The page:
Audience-feedback forums have been fixtures of the U.S. news media for centuries, but today’s online comment forums on news media websites have greatly expanded the dynamism of the marketplace of ideas. With online forums, the gatekeeping has largely disappeared—anybody can post a comment in any manner and on any topic, often without any prescreening by editors. This study explores the issue of “civility” in anonymous comments posted to news media websites, the analysis suggests that journalists and audiences have very different conceptualizations about “civility” and the role of anonymity in civil discourse. Findings indicate that journalists may prefer quality over quantity, but many of those who use such forums seem willing to tolerate substandard writing and vitriol if it encourages broader public participation. At this time, the oft-repeated suggestion that anonymity is directly responsible for incivility is an unsubstantiated and dubious claim of causation. Much more research of the issue is needed to see whether there are actual correlations.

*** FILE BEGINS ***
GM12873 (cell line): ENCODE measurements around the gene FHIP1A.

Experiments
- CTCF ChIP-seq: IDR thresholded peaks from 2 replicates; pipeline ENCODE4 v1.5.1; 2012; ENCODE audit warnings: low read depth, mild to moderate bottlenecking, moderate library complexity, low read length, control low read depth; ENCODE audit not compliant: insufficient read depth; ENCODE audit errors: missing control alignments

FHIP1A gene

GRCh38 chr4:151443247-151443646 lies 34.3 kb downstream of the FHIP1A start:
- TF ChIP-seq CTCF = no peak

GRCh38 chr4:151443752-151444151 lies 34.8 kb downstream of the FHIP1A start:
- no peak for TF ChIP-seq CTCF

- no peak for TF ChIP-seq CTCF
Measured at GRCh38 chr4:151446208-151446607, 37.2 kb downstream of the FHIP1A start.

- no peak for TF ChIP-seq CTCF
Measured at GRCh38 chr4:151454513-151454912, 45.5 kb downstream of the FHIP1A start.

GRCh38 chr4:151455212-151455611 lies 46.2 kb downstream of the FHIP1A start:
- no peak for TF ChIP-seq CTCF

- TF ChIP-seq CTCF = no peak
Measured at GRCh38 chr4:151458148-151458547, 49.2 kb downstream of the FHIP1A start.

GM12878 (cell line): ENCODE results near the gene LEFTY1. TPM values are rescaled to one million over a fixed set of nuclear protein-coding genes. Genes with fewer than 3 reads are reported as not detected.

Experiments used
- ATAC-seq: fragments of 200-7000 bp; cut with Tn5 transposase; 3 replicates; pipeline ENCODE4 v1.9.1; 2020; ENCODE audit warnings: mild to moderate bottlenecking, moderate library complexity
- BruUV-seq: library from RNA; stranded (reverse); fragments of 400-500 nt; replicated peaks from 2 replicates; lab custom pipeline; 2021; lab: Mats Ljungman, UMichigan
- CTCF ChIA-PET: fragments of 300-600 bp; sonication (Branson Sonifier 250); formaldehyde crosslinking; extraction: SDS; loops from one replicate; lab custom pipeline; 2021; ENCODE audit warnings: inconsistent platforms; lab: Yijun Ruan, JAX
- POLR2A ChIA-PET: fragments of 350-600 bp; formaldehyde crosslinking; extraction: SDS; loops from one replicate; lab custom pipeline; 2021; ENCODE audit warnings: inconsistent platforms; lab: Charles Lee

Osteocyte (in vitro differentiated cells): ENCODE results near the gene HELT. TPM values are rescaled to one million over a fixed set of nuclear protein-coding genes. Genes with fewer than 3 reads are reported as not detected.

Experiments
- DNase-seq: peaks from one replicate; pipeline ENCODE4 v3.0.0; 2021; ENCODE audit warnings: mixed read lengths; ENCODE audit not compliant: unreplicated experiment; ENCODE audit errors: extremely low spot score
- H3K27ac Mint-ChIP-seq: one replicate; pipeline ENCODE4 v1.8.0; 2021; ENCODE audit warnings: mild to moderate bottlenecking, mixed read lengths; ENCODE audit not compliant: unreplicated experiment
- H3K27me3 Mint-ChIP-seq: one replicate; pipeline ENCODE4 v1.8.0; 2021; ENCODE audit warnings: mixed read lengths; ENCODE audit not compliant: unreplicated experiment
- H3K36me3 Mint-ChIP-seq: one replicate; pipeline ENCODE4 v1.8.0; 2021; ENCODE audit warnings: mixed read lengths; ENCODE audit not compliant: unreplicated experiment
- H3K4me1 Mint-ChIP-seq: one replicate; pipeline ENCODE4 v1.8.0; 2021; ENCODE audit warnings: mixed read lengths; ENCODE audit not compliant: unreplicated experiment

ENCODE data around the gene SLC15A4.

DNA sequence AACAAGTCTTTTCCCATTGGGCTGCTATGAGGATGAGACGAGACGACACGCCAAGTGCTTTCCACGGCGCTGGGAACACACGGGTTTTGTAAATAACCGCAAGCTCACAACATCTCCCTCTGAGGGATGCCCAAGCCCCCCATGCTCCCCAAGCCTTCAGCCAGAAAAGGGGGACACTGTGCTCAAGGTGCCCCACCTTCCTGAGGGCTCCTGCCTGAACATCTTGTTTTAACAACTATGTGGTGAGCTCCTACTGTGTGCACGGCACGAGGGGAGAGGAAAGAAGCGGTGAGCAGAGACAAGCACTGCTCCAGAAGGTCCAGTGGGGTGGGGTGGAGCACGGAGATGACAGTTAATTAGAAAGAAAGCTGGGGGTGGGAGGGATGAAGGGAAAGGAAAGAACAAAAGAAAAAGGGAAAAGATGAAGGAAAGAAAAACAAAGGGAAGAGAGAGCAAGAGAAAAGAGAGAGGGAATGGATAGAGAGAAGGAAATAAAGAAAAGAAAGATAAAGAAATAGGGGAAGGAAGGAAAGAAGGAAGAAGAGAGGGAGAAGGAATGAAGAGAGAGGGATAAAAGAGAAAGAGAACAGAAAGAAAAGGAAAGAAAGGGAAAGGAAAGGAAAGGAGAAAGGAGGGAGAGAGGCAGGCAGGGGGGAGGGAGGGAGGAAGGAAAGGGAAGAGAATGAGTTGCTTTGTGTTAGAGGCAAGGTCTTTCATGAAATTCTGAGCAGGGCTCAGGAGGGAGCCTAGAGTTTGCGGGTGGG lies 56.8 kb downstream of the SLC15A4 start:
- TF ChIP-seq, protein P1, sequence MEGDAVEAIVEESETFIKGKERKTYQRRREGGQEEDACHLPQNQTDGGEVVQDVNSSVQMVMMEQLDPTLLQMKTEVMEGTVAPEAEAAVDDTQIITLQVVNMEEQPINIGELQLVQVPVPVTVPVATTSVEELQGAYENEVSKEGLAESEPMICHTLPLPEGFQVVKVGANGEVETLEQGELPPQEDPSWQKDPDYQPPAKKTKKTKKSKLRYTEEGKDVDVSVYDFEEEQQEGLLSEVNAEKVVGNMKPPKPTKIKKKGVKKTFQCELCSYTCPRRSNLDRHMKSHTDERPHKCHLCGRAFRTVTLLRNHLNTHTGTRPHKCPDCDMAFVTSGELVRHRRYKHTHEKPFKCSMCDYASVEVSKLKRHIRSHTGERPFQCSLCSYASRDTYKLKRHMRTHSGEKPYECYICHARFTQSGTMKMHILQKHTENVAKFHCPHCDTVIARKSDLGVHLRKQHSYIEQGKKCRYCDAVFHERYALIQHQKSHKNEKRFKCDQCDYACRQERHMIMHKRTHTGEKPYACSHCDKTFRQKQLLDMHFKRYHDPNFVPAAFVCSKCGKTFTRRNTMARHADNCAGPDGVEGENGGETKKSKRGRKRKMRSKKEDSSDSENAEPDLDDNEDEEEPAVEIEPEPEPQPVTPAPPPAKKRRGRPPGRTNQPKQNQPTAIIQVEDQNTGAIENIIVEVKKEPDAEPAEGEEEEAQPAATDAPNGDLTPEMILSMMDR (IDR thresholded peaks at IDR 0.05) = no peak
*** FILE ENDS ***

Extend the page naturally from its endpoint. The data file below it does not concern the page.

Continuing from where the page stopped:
This study explores the issue of “civility” in anonymous comments posted to news media websites. A textual analysis of journalistic essays about the issue and more than 900 audience-member responses to those essays suggests a disconnect between professional journalists and most forum participants over the purpose of such “virtual village squares,” particularly with regard to the role of anonymity. Using the theoretical framework of “concordance,” the analysis suggests that journalists and audiences have very different conceptualizations about “civility” and the role of anonymity in civil discourse.
Bill Reader (2012). Free Press vs. Free Speech? The Rhetoric of “Civility” in Regard to Anonymous Online Comments Journalism & Mass Communication Quarterly : 10.1177/1077699012447923